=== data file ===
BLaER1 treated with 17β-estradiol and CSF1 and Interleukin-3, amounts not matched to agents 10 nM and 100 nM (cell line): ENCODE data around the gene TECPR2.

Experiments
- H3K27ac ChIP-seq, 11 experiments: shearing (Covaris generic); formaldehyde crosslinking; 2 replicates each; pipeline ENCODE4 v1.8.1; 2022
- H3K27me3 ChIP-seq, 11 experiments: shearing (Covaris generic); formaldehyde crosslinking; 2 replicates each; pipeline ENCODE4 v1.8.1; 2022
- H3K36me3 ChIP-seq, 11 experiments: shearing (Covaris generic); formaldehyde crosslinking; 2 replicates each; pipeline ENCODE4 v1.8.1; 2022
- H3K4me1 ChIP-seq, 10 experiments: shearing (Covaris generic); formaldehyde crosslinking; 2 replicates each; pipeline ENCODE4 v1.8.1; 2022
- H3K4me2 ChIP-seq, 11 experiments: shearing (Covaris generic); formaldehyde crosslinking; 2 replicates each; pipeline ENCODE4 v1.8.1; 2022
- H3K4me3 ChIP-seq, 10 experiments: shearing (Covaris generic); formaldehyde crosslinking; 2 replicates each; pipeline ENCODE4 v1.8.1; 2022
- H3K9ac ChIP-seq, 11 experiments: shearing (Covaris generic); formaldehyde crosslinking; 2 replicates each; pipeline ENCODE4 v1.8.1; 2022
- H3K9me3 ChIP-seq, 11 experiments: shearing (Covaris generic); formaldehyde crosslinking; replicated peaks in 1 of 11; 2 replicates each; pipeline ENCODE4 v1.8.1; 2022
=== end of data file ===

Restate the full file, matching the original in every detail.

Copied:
BLaER1 treated with 17β-estradiol and CSF1 and Interleukin-3, amounts not matched to agents 10 nM and 100 nM (cell line): ENCODE data around the gene TECPR2.

Experiments
- H3K27ac ChIP-seq, 11 experiments: shearing (Covaris generic); formaldehyde crosslinking; 2 replicates each; pipeline ENCODE4 v1.8.1; 2022
- H3K27me3 ChIP-seq, 11 experiments: shearing (Covaris generic); formaldehyde crosslinking; 2 replicates each; pipeline ENCODE4 v1.8.1; 2022
- H3K36me3 ChIP-seq, 11 experiments: shearing (Covaris generic); formaldehyde crosslinking; 2 replicates each; pipeline ENCODE4 v1.8.1; 2022
- H3K4me1 ChIP-seq, 10 experiments: shearing (Covaris generic); formaldehyde crosslinking; 2 replicates each; pipeline ENCODE4 v1.8.1; 2022
- H3K4me2 ChIP-seq, 11 experiments: shearing (Covaris generic); formaldehyde crosslinking; 2 replicates each; pipeline ENCODE4 v1.8.1; 2022
- H3K4me3 ChIP-seq, 10 experiments: shearing (Covaris generic); formaldehyde crosslinking; 2 replicates each; pipeline ENCODE4 v1.8.1; 2022
- H3K9ac ChIP-seq, 11 experiments: shearing (Covaris generic); formaldehyde crosslinking; 2 replicates each; pipeline ENCODE4 v1.8.1; 2022
- H3K9me3 ChIP-seq, 11 experiments: shearing (Covaris generic); formaldehyde crosslinking; replicated peaks in 1 of 11; 2 replicates each; pipeline ENCODE4 v1.8.1; 2022